I wrote the following poem as someone who abhors the death penalty for its cruel senselessness, but lives in one of the places where the death penalty is carried out most often. This poem relates the death penalty to other forms of racist violence through allusions to “strange fruit” and to the structural violence that killed and maimed the lives of many in the aftermath of Hurricane Katrina.... The winter before Katrina happened, an ice storm where I was living in Kansas shut down the electricity for a week; workers who came all the way from Louisiana fixed our electric lines. When Katrina happened I often thought of those men, wishing I had some way to return the favor; they ended up in my poem because I wanted to celebrate the “rightness” of such acts that provide means for healing and act as an antidote to violence & the impulse to harm. The poem also celebrates other art against death by hatred, racism, violence, for art is a fantastic means by which we might find the courage to discontinue dysfunctional practices such as the death penalty. “Seasonal Still Life, 2005” was first published by Border Senses (http://www.bordersenses.com/) and is part of my collection of poetry “On the Line” that was published by Wings Press in 2010 (http://www.wingspress.com/author.cfm/111/Kamala-Platt/)
Kamala Platt, 1-29-2011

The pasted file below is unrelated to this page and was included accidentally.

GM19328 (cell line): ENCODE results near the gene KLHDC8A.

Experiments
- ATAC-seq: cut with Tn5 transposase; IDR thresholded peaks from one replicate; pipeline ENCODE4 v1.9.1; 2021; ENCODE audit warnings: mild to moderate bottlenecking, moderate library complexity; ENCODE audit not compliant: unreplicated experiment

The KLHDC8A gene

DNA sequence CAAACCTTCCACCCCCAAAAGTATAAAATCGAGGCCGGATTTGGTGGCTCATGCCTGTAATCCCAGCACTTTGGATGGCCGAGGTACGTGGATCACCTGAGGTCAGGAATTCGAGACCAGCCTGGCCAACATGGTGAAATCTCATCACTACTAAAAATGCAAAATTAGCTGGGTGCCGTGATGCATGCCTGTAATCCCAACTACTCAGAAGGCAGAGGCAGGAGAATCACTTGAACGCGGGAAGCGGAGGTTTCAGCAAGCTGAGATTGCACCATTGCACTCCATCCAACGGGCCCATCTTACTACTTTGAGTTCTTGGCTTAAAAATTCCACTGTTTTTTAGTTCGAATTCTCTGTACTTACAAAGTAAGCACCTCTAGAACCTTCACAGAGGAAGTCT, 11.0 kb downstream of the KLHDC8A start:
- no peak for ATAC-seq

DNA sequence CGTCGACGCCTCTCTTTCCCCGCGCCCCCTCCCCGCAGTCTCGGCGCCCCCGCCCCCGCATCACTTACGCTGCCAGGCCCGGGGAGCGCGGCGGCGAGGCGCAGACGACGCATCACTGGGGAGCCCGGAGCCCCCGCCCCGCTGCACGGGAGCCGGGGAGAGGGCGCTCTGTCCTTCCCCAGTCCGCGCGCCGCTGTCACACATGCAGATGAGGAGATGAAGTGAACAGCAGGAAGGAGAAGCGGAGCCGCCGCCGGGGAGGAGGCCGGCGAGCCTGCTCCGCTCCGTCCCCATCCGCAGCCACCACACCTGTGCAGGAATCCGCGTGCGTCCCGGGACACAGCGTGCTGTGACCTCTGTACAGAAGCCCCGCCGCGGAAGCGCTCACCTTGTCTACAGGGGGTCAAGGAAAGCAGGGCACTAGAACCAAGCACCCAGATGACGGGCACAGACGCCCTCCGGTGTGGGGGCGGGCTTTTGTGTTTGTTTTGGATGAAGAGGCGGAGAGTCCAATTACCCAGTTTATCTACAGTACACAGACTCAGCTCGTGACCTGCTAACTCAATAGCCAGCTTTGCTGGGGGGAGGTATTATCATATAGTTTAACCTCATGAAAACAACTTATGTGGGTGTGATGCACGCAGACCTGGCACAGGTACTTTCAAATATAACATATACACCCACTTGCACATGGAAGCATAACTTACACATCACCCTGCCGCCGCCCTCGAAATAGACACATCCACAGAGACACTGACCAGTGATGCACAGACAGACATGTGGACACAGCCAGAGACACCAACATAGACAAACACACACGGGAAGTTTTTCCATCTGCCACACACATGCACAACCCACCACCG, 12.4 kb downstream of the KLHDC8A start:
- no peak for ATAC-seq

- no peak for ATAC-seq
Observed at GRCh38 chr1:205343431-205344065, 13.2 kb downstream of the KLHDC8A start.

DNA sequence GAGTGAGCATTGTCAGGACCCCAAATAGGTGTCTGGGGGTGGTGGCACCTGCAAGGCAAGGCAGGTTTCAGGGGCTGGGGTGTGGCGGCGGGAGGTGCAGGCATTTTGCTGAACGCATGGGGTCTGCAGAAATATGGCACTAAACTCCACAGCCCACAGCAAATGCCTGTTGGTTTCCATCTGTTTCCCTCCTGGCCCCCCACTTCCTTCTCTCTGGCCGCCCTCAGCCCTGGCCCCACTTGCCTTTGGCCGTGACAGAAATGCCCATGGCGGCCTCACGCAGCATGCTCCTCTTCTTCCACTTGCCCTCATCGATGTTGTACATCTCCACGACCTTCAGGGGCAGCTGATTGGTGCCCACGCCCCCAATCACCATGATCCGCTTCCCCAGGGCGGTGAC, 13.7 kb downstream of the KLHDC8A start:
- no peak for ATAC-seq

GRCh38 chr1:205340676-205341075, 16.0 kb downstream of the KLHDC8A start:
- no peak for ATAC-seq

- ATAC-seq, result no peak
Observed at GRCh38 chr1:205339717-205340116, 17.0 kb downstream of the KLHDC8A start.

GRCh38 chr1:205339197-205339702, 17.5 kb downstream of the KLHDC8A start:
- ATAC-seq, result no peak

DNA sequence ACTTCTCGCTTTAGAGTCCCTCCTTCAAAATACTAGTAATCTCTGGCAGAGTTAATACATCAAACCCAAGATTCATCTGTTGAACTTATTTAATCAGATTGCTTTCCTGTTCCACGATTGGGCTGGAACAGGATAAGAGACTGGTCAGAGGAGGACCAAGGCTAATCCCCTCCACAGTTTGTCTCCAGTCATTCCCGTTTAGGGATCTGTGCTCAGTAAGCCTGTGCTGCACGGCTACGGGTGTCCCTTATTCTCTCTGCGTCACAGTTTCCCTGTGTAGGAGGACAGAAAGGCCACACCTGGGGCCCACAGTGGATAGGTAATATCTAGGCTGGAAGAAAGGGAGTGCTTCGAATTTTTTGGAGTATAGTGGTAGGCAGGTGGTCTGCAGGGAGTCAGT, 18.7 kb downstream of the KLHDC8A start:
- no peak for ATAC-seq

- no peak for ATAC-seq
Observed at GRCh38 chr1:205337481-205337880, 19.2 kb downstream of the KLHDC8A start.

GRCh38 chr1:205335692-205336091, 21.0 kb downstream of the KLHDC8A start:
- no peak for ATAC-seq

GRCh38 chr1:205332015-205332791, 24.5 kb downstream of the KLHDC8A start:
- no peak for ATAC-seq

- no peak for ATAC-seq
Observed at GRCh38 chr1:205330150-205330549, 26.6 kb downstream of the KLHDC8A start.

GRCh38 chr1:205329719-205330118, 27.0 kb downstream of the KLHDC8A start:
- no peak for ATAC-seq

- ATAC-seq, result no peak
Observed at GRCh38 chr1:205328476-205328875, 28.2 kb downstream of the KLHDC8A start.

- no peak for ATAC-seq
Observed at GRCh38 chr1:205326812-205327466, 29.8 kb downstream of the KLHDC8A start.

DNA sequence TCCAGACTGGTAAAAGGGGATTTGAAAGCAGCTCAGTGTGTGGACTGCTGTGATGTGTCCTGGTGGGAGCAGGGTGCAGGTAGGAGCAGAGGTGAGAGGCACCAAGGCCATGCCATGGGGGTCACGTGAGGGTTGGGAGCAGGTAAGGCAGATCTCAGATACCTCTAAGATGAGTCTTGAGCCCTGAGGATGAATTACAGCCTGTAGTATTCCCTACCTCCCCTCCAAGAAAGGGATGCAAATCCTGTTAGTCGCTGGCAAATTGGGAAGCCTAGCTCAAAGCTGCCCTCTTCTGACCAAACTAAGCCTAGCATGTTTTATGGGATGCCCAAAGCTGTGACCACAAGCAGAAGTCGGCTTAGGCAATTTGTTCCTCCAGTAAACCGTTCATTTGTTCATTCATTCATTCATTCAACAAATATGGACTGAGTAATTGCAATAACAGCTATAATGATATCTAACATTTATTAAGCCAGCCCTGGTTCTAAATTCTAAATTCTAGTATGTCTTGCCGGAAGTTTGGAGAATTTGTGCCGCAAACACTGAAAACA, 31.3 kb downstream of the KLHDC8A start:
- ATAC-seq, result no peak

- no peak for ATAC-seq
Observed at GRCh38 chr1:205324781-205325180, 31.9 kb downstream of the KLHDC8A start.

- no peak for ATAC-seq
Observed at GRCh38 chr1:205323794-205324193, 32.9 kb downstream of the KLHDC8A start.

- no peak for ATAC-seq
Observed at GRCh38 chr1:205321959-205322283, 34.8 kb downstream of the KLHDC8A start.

Seasonal Still Life, 2005
Strange fruit hangs once again in Texas.
“Francis, Francis, Francis*,” the protestors chant.
Before their song dies, a million are fleeing the wind on the coast.
There is no homeland security to blanket this state where
bitter fruit swells with toxins riding in on the east wind.
Further east, buds burst after poisons sloshed about, and receded.
And I remember last winter’s white blossoms of short-lived grace
after ice broke branch from trunk across the Kansas countryside,
after workers from Louisiana brought back the lights at
Egged on with environmental errors
made by an admin. with an attitude—
no global warning heeded here . . . no, sir—
Katrina killed a thousand, Rita threatens more . . .
and today, beneath the radar, beneath the fury, the State killed
Her last words are muted by poison that grabs her tongue.
The words left their shape on her mouth afterward.
Strange fruit still hangs in Texas
“Francis, Francis, Francis.” The wind chants.
Billie sings . . .
Strange fruit hangs again, again.
*Francis Newton was executed in Texas on September 14, 2005, one of ten
women executed in the U.S. in the decade following the 1976 death penalty
reinstatement; she had been denied a competent lawyer.